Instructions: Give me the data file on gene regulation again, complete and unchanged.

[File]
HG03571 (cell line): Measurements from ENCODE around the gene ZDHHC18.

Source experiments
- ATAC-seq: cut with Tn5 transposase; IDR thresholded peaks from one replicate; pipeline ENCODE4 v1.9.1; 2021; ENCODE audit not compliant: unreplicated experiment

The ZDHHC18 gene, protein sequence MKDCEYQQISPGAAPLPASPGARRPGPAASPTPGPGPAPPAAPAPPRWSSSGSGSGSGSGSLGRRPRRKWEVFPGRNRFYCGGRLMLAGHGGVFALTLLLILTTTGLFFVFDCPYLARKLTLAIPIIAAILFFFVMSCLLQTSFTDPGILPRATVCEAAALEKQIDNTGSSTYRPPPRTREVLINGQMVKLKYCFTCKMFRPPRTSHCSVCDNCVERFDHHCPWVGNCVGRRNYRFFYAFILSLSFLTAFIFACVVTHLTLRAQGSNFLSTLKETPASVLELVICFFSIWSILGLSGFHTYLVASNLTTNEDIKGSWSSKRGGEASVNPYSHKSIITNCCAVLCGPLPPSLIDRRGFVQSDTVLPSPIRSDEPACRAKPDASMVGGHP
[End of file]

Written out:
HG03571 (cell line): Measurements from ENCODE around the gene ZDHHC18.

Source experiments
- ATAC-seq: cut with Tn5 transposase; IDR thresholded peaks from one replicate; pipeline ENCODE4 v1.9.1; 2021; ENCODE audit not compliant: unreplicated experiment

The ZDHHC18 gene, protein sequence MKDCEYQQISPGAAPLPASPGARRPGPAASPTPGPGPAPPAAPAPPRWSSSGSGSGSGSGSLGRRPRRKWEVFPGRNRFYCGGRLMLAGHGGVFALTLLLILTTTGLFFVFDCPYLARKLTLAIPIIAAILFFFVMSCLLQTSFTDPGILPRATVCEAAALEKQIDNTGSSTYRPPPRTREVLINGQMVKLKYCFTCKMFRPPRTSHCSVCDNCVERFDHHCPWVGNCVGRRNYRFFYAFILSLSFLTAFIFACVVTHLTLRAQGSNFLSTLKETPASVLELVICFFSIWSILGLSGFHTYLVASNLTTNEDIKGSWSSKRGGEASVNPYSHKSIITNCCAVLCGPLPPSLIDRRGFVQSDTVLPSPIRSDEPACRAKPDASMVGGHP